The 434km third stage marks the rally’s halfway point and will feature a 300km special stage.
Provisional Results Stage Two – 2019 Abu Dhabi Desert Challenge
Jose Ignacio Cornejo (CHL), Honda, 3:13:21
Joan Barreda (SPA), Honda, 3:15:04 +1:43
Andrew Short (USA), Husqvarna, 3:16:19 +2:58
Luciano Benavides (ARG), KTM, 3:16:51 +3:30
Sam Sunderland (GBR), KTM, 3:19:16 +5:55
Provisional Overall Standings (after Stage Two)
Sam Sunderland (GBR), KTM, 6:59:57
Jose Ignacio Cornejo (CHL), Honda, 7:00:48 +0:51
Andrew Short (USA), Husqvarna, 7:04:09 +4:12
Luciano Benavides (ARG), KTM, 7:06:39 +6:42
Kevin Benavides (ARG), Honda, 7:20:17 +20:20
Thad Duvall wins Steele Creek GNCC
Steele City, Morganton hosted round three of the 2019 AMSOIL Grand National Cross Country (GNCC) last weekend it was Thad Duvall who became the third winner of the season at the 20th Annual FMF Steele Creek GNCC.
Defending champion Kailub Russell grabbed the holeshot and led Duvall and Trevor Bollinger into the woods of North Carolina and over the next two plus hours Duvall battled with Russell and Bollinger, going from first to third multiple times but Duvall made his way to the front of the pack on the last lap after Russell became stuck in a rut behind lapped riders.
With the finish line in sight Duvall and Russell engaged in a heated battle, but as the chequered flag flew it was Duvall coming through first, just two seconds ahead of Russell while Bollinger fell of the pace thanks to getting stuck on one of the famous uphills twice but still managed third.
Steward Baylor Jr, Josh Toth, Jordan Ashburn, Josh Strang, Cory Buttrick, Andrew Delong and Layne Michael rounded out the top ten.
After suffering a rare defeat at the second round, Aussie Tayla Jones took out the WXC class ahead of Becca Sheets and fellow Aussie Mackenzie Tricker – Jones now leads the championship by just three points over Sheets.
The 2019 GNCC Series returns in two weeks, April 13-14, with the CST Tires Camp Coker Bullet in Society Hill, South Carolina.
XC1 Pro Event Results
Thad Duvall (HQV)
Kailub Russell (KTM)
Trevor Bollinger (HQV)
Steward Baylor Jr. (KTM)
Josh Toth (KTM)
Jordan Ashburn (KAW)
Josh Strang (KAW)
Cory Buttrick (YAM)
Andrew Delong (HON)
Layne Michael (HQV)
Overall National Championship Standings
Kailub Russell (80)
Thad Duvall (72)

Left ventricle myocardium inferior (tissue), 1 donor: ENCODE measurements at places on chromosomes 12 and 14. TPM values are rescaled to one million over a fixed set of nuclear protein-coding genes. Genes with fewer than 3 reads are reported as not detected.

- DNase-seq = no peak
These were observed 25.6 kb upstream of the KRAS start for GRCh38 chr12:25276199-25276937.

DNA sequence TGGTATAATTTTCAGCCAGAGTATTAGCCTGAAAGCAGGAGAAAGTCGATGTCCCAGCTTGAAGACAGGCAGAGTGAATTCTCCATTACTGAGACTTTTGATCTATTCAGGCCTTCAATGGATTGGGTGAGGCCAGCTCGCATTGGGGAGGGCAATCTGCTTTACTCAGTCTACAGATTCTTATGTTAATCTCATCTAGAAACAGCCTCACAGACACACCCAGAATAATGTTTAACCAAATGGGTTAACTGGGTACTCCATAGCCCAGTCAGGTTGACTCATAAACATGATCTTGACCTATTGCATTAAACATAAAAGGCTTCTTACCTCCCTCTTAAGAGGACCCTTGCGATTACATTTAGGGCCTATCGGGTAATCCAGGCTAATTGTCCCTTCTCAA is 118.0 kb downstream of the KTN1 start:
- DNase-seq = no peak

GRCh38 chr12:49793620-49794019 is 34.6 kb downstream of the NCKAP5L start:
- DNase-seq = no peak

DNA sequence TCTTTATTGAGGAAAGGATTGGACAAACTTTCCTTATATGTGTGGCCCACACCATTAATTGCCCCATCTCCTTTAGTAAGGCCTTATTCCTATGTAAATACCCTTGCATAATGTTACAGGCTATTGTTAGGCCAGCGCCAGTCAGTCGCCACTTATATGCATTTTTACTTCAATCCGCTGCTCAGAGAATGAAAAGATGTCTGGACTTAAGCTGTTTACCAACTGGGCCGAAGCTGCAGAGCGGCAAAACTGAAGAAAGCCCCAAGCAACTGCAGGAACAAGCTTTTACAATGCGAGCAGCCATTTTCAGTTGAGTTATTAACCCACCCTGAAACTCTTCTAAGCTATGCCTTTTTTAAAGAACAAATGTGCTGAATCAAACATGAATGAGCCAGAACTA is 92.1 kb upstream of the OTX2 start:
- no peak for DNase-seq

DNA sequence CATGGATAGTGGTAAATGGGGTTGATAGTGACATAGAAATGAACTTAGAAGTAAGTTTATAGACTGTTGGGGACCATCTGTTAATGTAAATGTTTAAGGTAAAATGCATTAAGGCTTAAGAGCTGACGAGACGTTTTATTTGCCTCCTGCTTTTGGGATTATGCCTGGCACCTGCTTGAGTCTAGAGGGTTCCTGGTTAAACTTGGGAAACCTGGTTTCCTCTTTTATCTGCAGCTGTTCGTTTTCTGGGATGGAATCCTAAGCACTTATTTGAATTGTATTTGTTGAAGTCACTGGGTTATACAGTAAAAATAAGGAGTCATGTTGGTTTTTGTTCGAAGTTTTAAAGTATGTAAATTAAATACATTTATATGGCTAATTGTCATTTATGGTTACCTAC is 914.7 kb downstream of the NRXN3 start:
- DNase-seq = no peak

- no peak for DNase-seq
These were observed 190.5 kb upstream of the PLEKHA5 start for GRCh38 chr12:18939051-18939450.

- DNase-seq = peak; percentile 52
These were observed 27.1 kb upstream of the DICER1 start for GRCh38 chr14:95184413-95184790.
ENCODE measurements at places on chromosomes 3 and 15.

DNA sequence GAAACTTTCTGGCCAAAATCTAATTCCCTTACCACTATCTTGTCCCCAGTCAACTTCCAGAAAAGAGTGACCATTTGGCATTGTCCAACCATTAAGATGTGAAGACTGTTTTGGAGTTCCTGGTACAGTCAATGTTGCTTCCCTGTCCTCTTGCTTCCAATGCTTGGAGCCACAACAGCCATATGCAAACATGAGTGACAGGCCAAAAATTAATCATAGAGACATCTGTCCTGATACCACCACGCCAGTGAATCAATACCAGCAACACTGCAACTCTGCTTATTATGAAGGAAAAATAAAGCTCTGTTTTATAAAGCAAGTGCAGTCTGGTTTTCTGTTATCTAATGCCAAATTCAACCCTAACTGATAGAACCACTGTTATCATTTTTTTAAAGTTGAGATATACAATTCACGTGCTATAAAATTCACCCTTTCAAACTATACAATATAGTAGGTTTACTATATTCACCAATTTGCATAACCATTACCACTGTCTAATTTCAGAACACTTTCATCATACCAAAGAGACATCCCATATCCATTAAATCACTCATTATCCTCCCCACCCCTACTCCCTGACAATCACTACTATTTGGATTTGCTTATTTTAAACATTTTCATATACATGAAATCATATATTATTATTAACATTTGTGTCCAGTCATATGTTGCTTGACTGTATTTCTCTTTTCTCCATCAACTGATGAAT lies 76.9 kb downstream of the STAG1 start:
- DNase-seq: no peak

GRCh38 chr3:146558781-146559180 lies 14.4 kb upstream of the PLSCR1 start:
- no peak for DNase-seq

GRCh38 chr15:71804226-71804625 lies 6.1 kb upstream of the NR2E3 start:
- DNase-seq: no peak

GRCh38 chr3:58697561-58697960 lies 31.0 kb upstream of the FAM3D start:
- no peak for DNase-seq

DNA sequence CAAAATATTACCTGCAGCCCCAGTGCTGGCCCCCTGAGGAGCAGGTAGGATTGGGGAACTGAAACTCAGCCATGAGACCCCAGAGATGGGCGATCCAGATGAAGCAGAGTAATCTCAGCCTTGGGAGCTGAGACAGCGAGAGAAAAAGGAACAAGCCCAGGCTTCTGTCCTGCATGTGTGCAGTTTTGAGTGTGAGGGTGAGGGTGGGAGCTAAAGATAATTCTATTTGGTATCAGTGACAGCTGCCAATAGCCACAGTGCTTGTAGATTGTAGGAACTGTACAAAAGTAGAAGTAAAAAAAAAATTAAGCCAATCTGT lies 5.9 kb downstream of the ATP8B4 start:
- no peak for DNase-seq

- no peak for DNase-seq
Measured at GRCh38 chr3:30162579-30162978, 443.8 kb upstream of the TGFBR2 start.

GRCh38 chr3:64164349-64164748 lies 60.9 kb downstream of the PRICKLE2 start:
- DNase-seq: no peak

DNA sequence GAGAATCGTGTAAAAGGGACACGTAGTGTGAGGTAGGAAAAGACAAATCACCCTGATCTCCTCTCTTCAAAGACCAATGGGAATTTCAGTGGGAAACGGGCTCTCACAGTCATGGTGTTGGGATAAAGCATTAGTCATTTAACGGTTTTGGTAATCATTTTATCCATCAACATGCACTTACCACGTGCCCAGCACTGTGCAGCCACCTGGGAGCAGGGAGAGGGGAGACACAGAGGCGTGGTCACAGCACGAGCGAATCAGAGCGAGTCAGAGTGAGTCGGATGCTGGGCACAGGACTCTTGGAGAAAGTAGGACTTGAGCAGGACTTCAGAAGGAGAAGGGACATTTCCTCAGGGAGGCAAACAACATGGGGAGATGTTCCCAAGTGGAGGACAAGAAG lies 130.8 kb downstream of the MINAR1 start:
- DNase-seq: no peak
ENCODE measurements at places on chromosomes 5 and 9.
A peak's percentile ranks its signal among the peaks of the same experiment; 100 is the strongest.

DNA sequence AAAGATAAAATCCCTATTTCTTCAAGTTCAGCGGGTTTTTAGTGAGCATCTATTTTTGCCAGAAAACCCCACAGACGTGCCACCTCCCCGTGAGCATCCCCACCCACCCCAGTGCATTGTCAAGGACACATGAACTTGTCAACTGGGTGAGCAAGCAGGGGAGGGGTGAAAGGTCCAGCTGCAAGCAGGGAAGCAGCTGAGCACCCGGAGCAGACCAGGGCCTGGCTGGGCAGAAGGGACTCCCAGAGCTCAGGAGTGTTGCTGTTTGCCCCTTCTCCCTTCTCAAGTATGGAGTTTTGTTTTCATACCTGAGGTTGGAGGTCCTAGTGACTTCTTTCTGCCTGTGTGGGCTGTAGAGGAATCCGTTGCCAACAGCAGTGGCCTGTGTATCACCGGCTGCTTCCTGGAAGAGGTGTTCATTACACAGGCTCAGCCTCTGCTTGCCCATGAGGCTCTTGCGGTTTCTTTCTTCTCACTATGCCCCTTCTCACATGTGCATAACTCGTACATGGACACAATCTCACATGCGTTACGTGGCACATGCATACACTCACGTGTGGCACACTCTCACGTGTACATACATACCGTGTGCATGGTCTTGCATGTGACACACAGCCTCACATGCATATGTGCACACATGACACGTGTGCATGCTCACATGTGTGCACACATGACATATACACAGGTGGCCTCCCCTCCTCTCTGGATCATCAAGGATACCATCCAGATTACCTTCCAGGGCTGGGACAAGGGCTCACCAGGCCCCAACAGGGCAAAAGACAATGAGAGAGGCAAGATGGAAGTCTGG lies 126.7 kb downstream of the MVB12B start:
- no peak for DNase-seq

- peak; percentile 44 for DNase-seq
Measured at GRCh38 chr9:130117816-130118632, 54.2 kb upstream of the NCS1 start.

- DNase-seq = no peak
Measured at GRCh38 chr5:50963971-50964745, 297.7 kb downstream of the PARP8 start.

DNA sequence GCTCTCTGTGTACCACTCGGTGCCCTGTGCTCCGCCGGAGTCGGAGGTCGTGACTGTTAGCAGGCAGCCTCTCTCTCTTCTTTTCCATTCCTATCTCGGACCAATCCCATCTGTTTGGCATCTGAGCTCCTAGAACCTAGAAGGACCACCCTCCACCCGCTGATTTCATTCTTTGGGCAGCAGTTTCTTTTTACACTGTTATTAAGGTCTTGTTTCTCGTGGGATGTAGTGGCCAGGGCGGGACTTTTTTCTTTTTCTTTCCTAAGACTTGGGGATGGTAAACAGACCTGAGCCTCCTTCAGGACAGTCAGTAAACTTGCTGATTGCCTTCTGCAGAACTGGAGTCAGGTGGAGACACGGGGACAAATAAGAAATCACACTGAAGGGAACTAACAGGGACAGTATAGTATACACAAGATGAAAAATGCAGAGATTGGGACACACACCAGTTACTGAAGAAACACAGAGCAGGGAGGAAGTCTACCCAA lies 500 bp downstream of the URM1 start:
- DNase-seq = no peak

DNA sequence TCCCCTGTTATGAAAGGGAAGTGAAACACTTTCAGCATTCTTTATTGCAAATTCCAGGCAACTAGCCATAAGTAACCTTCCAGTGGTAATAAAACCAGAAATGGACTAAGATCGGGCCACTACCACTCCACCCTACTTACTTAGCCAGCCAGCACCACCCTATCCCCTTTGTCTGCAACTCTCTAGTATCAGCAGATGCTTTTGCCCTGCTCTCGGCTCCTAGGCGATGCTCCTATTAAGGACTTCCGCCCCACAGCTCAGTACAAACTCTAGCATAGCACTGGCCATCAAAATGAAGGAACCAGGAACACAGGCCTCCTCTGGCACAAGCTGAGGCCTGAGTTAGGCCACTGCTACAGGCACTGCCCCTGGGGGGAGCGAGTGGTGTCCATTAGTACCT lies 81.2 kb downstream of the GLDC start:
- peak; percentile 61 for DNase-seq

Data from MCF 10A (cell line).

Steward Baylor Jr. (66)
Trevor Bollinger (62)
Ben Kelley (47)
Josh Toth (46)
Josh Strang (43)
Jordan Ashburm (36)
Jonathan Girroir (35)
Michael Witkowski (32)
Holcombe continues Italian Enduro Championship domination
Beta Factory Racing’s Steve Holcombe has secured his second victory in the Italian Enduro Championship with an overall win at round three. Fresh from his winning ride at last weekend’s Enduro World Championship, the defending Italian Enduro Champion continued his impressive form into the Arma di Taggia event to secure his second win in as many races and extend his lead at the top of the Italian championship series.
Faced with a varied set of special tests – ranging from a cross test on the beach to a rocky and technical extreme test in the mountains – the third stop of the series proved a challenging one from the off. Steve secured the overall victory and with it he extends his lead in the championship standings to 17 points. The Italian Enduro Championship continues with round four in Pontremoli on April 14.
“I’m chuffed to have come away with the win today after making it hard on myself this morning. I’m not really sure what was up, but I just didn’t have a great opening lap and struggled to find my rhythm. I got it together on lap two and three and when I won the second extreme test that motivated me to push hard and close the gap. I think the extreme test is where the race came back to me because I managed to win that test on the final two laps as well, which put me back in contention. All told, I’m delighted to have got another victory – that’s two wins from three starts in the Italian championship, which is cool. We’ve got about two weeks off now until round four, which I’m looking forward too – it’ll give me a chance to recover from what’s been a busy couple of weeks racing and allow me time to work on a few areas I need to improve on, too.”
Championship Standings after Round 3
Steve Holcombe (Beta) 57pts
Alex Salvini (Honda) 40
Danny McCanney (TM) 39
Loic Larrieu (TM) 37
Matteo Cavallo (Sherco) 33pts…
FIM E-XBike World Cup
Youthstream have announced that the first ever FIM E-XBike World Cup will be a feature event at the 2019 MXGP of Italy in Imola this August.